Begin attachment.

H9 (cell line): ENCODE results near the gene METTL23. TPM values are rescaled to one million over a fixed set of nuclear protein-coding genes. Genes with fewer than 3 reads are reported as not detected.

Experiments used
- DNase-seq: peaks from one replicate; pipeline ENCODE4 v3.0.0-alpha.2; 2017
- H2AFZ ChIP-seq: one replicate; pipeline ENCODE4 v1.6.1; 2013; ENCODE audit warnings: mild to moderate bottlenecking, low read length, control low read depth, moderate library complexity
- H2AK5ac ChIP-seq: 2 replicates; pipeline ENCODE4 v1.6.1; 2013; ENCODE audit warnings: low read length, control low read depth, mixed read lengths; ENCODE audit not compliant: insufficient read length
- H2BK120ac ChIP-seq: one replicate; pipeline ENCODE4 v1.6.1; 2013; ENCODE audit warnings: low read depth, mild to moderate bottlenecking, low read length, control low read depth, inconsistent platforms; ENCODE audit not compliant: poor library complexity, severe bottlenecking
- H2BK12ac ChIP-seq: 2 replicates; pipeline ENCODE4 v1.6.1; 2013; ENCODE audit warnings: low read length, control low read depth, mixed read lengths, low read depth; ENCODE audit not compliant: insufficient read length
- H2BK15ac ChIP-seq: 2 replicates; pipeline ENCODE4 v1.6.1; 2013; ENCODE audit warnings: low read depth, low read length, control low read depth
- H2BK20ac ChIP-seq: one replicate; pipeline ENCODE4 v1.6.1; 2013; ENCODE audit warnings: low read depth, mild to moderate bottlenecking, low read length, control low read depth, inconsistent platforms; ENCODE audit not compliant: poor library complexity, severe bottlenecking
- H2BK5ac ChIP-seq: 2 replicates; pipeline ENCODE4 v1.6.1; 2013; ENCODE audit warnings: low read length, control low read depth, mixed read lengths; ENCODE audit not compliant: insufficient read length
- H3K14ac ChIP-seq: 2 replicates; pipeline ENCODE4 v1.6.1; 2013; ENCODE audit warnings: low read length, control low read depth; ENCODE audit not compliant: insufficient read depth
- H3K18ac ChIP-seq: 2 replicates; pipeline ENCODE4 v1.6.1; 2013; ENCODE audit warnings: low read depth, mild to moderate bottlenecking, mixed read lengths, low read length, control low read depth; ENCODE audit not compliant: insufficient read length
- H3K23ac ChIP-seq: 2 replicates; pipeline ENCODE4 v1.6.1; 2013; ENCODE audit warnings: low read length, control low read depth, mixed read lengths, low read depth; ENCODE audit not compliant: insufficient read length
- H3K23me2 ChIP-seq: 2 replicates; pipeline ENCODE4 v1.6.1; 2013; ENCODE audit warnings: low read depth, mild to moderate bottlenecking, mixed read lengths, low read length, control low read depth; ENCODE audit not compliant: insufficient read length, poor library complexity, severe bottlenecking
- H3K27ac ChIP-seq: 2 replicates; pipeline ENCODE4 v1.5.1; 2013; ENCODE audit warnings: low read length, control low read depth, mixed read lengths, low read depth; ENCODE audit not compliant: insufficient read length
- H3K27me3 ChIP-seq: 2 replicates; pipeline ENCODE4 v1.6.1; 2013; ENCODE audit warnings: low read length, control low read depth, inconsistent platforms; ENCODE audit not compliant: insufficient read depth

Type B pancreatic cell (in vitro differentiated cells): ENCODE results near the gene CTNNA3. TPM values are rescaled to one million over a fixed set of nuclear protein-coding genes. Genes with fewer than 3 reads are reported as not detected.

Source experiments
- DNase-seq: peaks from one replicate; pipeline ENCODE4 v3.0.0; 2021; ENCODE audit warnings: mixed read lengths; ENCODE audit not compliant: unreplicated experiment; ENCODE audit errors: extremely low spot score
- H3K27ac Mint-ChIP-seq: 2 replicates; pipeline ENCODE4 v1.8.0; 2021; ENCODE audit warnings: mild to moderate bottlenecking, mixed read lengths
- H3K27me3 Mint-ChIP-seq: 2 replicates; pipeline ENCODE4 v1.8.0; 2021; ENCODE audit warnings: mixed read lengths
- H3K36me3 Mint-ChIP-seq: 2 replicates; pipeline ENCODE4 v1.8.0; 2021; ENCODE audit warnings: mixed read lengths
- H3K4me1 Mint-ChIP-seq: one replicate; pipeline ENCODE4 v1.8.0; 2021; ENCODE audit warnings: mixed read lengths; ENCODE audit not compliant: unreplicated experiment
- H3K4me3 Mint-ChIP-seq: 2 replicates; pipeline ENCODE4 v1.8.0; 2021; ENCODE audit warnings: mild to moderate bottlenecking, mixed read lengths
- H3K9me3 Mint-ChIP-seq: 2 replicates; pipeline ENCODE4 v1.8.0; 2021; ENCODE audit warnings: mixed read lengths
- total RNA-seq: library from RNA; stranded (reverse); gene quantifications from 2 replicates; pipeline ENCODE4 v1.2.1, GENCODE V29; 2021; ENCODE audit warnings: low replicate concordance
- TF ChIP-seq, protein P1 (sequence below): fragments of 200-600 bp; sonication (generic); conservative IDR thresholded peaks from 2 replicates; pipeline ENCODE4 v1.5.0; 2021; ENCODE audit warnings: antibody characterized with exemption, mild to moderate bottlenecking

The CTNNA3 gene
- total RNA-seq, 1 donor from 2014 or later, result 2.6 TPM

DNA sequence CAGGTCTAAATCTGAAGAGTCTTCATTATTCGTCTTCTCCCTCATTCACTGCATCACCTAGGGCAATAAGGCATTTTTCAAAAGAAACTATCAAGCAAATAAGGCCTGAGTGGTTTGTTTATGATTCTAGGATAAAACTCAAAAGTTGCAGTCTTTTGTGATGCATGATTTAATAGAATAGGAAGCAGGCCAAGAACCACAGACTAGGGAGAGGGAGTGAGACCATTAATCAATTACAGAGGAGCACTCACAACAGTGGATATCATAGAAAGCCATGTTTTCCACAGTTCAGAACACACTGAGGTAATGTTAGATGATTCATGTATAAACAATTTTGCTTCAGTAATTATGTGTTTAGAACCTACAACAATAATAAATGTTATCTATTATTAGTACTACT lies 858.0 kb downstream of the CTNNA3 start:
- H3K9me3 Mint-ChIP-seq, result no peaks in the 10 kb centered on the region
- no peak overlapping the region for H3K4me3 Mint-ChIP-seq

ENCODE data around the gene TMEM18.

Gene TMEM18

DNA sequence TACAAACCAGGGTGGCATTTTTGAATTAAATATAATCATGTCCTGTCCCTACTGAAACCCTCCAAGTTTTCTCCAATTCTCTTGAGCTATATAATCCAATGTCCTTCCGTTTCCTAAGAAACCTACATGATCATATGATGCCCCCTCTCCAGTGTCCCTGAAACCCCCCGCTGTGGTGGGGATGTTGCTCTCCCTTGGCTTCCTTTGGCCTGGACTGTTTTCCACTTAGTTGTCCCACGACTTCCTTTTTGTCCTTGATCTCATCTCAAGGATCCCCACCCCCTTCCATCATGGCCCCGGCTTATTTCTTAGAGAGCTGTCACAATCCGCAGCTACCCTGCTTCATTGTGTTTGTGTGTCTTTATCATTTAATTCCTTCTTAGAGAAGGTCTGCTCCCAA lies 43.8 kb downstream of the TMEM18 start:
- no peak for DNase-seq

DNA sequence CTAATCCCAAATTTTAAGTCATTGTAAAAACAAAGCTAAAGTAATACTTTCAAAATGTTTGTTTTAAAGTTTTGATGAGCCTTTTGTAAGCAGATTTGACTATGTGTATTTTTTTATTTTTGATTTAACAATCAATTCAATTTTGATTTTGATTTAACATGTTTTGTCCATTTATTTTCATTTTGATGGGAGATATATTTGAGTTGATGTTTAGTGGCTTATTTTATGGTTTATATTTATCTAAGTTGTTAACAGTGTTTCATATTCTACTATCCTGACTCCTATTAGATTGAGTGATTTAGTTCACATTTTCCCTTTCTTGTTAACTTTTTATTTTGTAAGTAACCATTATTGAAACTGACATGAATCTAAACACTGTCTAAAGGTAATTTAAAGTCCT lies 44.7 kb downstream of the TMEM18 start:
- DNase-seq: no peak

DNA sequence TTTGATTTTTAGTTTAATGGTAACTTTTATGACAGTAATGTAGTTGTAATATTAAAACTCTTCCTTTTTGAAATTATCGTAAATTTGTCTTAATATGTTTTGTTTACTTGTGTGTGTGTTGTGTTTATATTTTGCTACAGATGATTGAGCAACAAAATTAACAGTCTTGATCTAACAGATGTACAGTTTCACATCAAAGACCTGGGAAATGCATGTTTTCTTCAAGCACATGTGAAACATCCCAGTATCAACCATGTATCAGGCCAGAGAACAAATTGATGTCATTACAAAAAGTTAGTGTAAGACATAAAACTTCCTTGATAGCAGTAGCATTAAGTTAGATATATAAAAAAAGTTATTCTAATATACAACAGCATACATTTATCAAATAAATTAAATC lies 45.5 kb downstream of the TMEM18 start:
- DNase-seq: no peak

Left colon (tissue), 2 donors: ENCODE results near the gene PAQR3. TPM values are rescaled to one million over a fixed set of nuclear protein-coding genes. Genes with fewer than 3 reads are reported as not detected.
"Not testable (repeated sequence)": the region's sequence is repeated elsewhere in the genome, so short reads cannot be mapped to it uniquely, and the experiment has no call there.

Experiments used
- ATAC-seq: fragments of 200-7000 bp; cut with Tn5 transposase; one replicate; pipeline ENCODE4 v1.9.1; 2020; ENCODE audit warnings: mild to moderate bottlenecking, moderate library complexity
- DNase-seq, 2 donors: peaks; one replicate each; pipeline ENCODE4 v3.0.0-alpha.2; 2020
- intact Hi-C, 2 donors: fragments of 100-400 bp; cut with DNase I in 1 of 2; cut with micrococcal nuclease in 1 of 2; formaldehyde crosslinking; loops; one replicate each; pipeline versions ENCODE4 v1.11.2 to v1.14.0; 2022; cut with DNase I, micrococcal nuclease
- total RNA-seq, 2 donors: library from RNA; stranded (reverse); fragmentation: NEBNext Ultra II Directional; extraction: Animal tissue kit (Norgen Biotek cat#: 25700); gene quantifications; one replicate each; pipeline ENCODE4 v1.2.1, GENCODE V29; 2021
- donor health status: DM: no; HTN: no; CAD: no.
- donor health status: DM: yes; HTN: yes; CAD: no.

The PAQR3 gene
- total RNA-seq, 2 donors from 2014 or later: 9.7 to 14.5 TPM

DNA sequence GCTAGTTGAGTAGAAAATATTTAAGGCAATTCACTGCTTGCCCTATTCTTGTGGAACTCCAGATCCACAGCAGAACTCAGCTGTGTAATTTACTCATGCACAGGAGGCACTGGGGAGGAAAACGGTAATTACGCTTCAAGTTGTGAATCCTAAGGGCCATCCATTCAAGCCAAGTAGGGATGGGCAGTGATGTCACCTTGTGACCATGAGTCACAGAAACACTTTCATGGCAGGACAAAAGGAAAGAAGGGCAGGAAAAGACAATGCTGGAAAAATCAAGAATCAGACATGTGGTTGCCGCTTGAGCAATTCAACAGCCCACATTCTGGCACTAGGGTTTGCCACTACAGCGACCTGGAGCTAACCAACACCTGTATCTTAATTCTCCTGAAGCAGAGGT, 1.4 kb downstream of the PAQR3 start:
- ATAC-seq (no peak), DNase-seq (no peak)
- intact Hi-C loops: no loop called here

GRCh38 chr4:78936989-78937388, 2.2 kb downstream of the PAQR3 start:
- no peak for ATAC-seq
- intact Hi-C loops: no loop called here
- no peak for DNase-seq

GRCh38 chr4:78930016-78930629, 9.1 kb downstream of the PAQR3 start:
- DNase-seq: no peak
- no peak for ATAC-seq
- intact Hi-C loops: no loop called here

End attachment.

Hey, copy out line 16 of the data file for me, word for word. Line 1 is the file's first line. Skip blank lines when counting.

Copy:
- H3K27me3 ChIP-seq: 2 replicates; pipeline ENCODE4 v1.6.1; 2013; ENCODE audit warnings: low read length, control low read depth, inconsistent platforms; ENCODE audit not compliant: insufficient read depth